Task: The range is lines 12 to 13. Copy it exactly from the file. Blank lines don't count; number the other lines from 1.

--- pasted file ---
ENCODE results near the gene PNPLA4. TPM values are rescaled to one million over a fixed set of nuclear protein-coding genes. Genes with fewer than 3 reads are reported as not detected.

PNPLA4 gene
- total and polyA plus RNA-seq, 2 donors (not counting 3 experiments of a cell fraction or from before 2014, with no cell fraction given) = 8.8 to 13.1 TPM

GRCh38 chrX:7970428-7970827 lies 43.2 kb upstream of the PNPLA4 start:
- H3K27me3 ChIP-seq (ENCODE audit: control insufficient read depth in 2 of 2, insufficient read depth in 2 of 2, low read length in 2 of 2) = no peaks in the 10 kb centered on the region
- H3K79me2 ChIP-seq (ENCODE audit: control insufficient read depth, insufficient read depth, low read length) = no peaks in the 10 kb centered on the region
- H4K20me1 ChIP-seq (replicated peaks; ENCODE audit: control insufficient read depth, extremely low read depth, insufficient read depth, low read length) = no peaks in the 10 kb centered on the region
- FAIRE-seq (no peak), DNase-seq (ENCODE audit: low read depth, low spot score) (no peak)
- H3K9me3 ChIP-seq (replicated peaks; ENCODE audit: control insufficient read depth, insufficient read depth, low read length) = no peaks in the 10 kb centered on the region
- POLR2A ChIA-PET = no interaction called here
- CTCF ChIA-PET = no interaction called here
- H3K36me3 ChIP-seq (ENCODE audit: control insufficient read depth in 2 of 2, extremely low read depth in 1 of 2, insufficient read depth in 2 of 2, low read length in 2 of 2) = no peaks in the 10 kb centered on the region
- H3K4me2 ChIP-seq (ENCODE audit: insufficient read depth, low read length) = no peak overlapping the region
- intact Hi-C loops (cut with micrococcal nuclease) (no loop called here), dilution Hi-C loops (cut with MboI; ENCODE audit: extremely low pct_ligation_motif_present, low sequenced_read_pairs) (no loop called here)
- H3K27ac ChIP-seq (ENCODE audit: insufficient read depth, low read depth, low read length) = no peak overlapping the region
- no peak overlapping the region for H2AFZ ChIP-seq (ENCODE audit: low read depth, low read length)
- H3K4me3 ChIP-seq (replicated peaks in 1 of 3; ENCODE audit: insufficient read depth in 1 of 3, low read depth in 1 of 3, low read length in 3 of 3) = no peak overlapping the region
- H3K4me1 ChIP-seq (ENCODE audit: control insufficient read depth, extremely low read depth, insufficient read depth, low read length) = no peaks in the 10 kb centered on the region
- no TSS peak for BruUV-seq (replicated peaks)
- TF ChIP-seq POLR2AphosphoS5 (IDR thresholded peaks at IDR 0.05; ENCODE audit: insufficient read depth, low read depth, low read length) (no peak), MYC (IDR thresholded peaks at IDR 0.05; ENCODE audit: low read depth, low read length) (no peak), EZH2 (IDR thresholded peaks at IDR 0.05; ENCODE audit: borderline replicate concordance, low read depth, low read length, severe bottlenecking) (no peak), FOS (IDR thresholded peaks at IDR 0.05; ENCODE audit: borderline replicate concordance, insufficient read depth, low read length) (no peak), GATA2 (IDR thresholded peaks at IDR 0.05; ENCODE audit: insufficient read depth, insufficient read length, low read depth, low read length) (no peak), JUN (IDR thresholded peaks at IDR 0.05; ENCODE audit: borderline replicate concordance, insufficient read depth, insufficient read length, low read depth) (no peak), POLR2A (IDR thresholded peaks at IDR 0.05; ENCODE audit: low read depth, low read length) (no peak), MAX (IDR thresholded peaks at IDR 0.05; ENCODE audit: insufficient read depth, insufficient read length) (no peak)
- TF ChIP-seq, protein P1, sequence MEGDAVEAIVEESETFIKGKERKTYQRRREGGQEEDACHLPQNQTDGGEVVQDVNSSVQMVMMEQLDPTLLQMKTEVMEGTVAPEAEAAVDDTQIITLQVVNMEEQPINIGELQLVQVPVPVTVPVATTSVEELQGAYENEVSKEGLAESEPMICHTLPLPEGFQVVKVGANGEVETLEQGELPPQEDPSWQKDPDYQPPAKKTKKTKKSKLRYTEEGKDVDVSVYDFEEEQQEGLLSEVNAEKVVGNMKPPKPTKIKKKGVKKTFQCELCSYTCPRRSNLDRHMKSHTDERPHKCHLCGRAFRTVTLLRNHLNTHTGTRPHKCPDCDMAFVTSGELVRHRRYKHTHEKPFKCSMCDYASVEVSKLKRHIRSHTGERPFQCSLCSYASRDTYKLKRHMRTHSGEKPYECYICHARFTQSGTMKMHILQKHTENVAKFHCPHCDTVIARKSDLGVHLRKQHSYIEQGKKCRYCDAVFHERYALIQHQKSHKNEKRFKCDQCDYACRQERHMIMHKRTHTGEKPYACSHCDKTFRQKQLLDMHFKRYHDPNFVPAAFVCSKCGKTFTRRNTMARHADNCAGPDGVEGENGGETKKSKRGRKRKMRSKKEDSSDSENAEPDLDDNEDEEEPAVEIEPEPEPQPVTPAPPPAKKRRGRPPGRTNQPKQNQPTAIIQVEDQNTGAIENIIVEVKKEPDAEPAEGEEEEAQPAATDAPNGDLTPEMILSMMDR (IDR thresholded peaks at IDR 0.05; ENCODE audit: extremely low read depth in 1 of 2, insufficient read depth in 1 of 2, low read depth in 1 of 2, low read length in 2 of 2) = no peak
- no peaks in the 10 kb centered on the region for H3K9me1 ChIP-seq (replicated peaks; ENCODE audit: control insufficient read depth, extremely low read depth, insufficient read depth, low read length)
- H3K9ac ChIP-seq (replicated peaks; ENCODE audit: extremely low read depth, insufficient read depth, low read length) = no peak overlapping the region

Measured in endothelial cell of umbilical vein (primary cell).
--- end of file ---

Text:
- H3K36me3 ChIP-seq (ENCODE audit: control insufficient read depth in 2 of 2, extremely low read depth in 1 of 2, insufficient read depth in 2 of 2, low read length in 2 of 2) = no peaks in the 10 kb centered on the region
- H3K4me2 ChIP-seq (ENCODE audit: insufficient read depth, low read length) = no peak overlapping the region